I’m 71. And I appreciate music and my system much more than ever. My system is better than it has even been before, I have more time to enjoy it and without work and so many other “have to” activities it allows greater opportunity to just be. Mindful meditation has further uncluttered my mind to be able to experience music and deep rumination’s on philosophy and science.
I try to walk a line with a healthful lifestyle and indulgence.
So I ride my bicycle to h]get fresh vegetables, a steak, and red wine.
Also, while I can tell I have some diminution in hearing (part of which is periodically restored by ear cleaning) I do not have it measured because like a flaw in a sound system, once I am specifically aware of it, I become conscious of it and cannot “un-hear it”. I prefer to enjoy life, focus on all that I have, not at what I do not have.
I am 72 years old and i had tuned my room 100 resonators by ears in a one year period...Use what you have for what you have : your ears/brain...
Perceiving sound is not explained by frequencies Fourier linear analysis , it is way more complex... If the window of your house is more narrow now than it was before because you decrease his wall dimensions , you can anyway see and RECOGNIZE the scenery as well than before... Why ? it is because you had learn how to perceive sensible qualities of sound which cannot be described and understood only by mere references to the frequencies responses maps...There is other acoustic, psycho-acoustic factors...And concepts cannot be erased by a decreased frequencies perception...We can think with half or almost no brain , in the same way we can listen and conduct an orchestra in old age with a lower high frequencies perceptive ceilings... For sure we need some level of frequencies perception and not a too low level ...Nobody want hearing aids... But old age of healthy people dont erase music and sound PERCEPTION...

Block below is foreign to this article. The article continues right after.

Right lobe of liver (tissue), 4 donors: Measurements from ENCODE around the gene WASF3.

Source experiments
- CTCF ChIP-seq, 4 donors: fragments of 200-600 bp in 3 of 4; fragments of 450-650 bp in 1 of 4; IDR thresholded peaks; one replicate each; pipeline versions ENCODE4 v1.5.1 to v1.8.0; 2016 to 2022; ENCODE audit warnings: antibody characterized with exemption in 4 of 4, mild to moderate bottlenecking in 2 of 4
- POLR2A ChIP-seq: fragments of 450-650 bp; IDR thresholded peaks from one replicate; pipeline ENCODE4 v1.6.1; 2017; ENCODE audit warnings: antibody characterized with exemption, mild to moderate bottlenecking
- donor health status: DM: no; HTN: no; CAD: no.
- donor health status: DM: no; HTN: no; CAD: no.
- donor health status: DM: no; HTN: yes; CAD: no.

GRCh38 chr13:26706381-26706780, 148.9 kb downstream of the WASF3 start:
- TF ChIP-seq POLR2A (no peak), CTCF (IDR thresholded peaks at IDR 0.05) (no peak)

My wife with better measured hearings than me could not have tune my room because she never learn how to perceive sounds in a small room... Perceiving is also conceptualization...Without concept you cannot identify the song of a bird as the "song of a bird" only as an unknown noise...
«We see sounds , we do not only hear them» Anonymus acoustician to a deaf patient learning echolocation
Last night, after what's been a rather emotional week, I sat down and listened to Jennifer Warne's SACD of "The Well", and had tears in my eyes for nearly the whole disc. Not tears from sadness, but from joy from what a wonderful and well done, but understated disc of music this is.
This after finishing Beethoven's Complete Symphonies by The Netherlands Symphony Orchestra, and to finish it off as I was falling asleep, Doug MacLeod's "Brand New Eyes". This kind of music making (or I should say music listening), for a 76 year old guy that's had a stroke, and looks after his 77 year old Dementia affected wife, makes the world go 'round for me.